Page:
When we were children the zoo in Seattle was free. There were no tickets, no guarded gates. You could walk in the main gate or by the elephant exhibit or from Lower Woodland or over by the rose garden on the south side. The Seattle Art Museum (then at Volunteer Park on Capital Hill) was free. I have photos of my brother and me on the backs of stone camels. The Seattle Aquarium was privately owned, but for a time my family had free passes because my dad worked for the Bureau of Commercial Fisheries and he knew the owner.
Writer Sandra Cisneros spoke about visiting the museum on the free day in Chicago as a girl. Access to such cultural sites without paying admission was a critical aspect of her childhood. Mine too. These places were beautiful and free.
It was what her family and mine could afford.
The Asian exhibit on Capital Hill is still perfectly clear in my mind’s eyes though I have not been there in over forty years. The elephant walking across clouds carved into pale jade. That spectacular collection has been undergoing renovation and will reopen next year. It will not be cheap to visit. Nearby is the brick tower I climbed in my teens and a conservatory where I recall the overarching tropical foliage, volcanic rock just inside the door to the right of the entrance, the cactus and rows of potted flowers. That glass house costs money to enter, a relatively modest $8 for the two of us if we went today because we are seniors. By contrast, The Burke Museum on the University of Washington campus, a place we used to wander in and out of without a thought, would cost us $40. The Museum of History and Industry, which was a favorite haunt in my childhood would cost about $36. The Pacific Science Center would cost us $48 for entrance but another $70 if we wanted to see everything. There are free days, usually once a month, for many exhibits, though not that one.
If we drove to Seattle (which Gary absolutely resists doing), the museums (some of them free one day a month) and conservatory (except on the first and third Saturday) will cost admission. The zoo has been on lockdown since Gary worked there in the 1970s. It was free when he started as a volunteer in the aviary, but admission was added while he worked in the commissary. This was particularly controversial at the time since admission fees did not go to maintain the zoo but into the general funds for the City. It costs $42 for a pair of seniors to visit today. Cheaper than the Pacific Science Center, more than the Burke. I don’t know where the funds go for all these attractions. I use Seattle as my example only because we once knew the city so well.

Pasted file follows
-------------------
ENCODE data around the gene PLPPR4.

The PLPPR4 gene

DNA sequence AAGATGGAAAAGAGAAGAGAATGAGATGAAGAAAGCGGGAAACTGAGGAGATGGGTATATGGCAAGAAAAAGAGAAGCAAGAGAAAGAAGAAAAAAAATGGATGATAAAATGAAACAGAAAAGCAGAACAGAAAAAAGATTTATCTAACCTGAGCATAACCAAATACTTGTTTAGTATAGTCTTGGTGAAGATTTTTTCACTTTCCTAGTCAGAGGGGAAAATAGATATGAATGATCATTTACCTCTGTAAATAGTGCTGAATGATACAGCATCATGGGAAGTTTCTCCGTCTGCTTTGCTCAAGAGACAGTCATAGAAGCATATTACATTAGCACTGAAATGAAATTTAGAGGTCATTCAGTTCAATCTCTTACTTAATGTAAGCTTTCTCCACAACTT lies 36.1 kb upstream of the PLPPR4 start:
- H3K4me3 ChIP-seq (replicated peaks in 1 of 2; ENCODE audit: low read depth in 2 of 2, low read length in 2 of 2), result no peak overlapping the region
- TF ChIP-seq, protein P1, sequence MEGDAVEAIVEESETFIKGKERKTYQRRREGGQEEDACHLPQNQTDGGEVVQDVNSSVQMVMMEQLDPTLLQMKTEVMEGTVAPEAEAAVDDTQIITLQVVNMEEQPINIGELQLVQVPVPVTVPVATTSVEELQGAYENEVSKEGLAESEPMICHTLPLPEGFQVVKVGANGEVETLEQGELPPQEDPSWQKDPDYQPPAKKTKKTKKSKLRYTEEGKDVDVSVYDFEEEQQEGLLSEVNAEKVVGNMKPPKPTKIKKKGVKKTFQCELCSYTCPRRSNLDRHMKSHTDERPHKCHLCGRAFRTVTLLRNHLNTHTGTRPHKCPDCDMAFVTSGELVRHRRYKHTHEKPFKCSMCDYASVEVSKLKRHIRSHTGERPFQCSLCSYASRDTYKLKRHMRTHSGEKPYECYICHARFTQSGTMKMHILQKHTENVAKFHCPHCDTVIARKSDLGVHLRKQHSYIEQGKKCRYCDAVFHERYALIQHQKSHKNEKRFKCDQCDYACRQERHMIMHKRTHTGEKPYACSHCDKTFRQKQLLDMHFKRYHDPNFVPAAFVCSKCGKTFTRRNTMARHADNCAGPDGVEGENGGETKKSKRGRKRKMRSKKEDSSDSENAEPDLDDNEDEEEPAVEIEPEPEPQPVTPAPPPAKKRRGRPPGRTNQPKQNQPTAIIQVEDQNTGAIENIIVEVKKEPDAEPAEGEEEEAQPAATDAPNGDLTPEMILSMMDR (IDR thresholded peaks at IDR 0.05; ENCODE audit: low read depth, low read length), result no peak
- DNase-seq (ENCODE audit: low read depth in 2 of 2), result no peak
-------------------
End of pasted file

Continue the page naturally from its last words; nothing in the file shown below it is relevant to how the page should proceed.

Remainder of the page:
More recently, when passes were on sale, we bought a family pass to the Portland Japanese Garden. We took our oldest granddaughter to these gardens several times when she was little, and she loved the “big fish” though she says she doesn’t remember anymore.
The gardens are crowded when we drive by, as we sometimes do on our way into town. For $110, we can purchase a senior family ticket to the Japanese Garden, and after concentrating on our house for the past couple of years, perhaps we will. Though it seems expensive, we can afford admission. Many families cannot.
I understand that people object to taxes and to paying for venues they never visit . . . and I think about the billions allocated for sports arenas, which are all about profits and competition and ritualized violence. And I think about the gilded screen with dozens of crows I saw as a child in Seattle, the science experiments, the wave machine, the Tiffany window—all those shared human cultural experiences I enjoyed as a child.
Public parks and museums should be free to the public, not restricted to those who can afford to pay. I wish everyone, every child, could experience what I did through public access. Very few can.